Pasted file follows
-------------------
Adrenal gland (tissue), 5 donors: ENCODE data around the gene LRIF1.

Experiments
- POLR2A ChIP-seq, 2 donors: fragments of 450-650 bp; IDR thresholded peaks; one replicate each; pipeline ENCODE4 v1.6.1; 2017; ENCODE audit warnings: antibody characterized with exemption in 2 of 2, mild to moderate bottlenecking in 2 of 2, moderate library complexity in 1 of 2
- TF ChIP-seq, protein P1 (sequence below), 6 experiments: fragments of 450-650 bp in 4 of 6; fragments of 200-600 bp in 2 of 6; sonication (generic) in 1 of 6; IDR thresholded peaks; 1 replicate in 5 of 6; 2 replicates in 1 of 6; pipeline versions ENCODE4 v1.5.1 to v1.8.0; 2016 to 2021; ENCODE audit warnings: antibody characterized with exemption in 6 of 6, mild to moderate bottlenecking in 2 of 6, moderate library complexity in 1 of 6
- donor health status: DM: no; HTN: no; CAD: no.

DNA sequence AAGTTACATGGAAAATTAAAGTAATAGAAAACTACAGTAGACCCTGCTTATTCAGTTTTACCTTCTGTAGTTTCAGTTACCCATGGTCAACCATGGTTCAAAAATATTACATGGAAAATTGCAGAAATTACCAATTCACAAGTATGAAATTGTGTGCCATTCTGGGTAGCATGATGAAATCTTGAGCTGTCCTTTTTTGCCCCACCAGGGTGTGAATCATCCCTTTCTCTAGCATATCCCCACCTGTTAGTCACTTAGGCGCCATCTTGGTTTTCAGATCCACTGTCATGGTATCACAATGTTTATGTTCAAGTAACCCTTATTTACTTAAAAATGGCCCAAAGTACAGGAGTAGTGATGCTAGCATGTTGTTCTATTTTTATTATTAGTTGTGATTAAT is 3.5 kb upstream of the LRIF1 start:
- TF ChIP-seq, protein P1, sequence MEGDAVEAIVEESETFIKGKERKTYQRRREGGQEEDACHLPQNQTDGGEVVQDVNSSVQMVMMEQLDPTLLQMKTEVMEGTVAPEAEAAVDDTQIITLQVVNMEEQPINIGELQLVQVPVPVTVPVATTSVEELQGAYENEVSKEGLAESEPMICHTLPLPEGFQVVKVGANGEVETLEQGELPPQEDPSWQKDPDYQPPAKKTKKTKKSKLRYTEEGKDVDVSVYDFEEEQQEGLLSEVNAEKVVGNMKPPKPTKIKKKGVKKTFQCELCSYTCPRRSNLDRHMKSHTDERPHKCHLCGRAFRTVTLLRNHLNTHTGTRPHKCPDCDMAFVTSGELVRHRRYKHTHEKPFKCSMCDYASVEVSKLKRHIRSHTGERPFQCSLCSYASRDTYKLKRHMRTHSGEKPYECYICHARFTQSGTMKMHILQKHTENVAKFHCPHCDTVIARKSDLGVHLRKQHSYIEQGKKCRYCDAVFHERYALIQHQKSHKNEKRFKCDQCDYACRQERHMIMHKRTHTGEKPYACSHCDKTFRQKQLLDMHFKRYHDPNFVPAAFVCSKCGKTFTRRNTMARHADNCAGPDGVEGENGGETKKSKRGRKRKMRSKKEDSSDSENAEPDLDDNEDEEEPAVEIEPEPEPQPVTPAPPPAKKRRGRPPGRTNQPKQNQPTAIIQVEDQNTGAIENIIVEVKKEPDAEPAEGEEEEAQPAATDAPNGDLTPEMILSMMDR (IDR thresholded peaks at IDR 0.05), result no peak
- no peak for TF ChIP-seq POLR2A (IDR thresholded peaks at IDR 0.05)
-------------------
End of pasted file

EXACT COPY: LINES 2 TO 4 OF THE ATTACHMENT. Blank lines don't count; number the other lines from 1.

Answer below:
Experiments
- POLR2A ChIP-seq, 2 donors: fragments of 450-650 bp; IDR thresholded peaks; one replicate each; pipeline ENCODE4 v1.6.1; 2017; ENCODE audit warnings: antibody characterized with exemption in 2 of 2, mild to moderate bottlenecking in 2 of 2, moderate library complexity in 1 of 2
- TF ChIP-seq, protein P1 (sequence below), 6 experiments: fragments of 450-650 bp in 4 of 6; fragments of 200-600 bp in 2 of 6; sonication (generic) in 1 of 6; IDR thresholded peaks; 1 replicate in 5 of 6; 2 replicates in 1 of 6; pipeline versions ENCODE4 v1.5.1 to v1.8.0; 2016 to 2021; ENCODE audit warnings: antibody characterized with exemption in 6 of 6, mild to moderate bottlenecking in 2 of 6, moderate library complexity in 1 of 6